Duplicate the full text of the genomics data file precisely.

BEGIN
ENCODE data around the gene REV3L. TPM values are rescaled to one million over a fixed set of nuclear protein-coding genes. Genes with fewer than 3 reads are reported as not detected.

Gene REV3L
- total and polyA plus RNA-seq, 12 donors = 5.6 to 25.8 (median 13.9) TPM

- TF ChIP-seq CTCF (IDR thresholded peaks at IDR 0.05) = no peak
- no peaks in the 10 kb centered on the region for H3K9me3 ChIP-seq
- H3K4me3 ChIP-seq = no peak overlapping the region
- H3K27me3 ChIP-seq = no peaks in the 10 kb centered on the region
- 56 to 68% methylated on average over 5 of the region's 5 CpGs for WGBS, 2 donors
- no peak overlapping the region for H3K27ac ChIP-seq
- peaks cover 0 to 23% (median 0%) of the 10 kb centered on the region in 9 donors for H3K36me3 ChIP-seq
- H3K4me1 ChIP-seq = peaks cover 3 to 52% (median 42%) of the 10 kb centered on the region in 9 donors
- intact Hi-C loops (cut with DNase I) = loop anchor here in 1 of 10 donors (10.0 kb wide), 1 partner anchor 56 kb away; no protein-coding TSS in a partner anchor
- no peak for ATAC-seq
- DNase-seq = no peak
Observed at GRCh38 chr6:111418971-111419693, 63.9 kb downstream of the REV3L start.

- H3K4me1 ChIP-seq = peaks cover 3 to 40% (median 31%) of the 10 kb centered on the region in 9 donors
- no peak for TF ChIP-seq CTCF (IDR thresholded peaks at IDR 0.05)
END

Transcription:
ENCODE data around the gene REV3L. TPM values are rescaled to one million over a fixed set of nuclear protein-coding genes. Genes with fewer than 3 reads are reported as not detected.

Gene REV3L
- total and polyA plus RNA-seq, 12 donors = 5.6 to 25.8 (median 13.9) TPM

- TF ChIP-seq CTCF (IDR thresholded peaks at IDR 0.05) = no peak
- no peaks in the 10 kb centered on the region for H3K9me3 ChIP-seq
- H3K4me3 ChIP-seq = no peak overlapping the region
- H3K27me3 ChIP-seq = no peaks in the 10 kb centered on the region
- 56 to 68% methylated on average over 5 of the region's 5 CpGs for WGBS, 2 donors
- no peak overlapping the region for H3K27ac ChIP-seq
- peaks cover 0 to 23% (median 0%) of the 10 kb centered on the region in 9 donors for H3K36me3 ChIP-seq
- H3K4me1 ChIP-seq = peaks cover 3 to 52% (median 42%) of the 10 kb centered on the region in 9 donors
- intact Hi-C loops (cut with DNase I) = loop anchor here in 1 of 10 donors (10.0 kb wide), 1 partner anchor 56 kb away; no protein-coding TSS in a partner anchor
- no peak for ATAC-seq
- DNase-seq = no peak
Observed at GRCh38 chr6:111418971-111419693, 63.9 kb downstream of the REV3L start.

- H3K4me1 ChIP-seq = peaks cover 3 to 40% (median 31%) of the 10 kb centered on the region in 9 donors
- no peak for TF ChIP-seq CTCF (IDR thresholded peaks at IDR 0.05)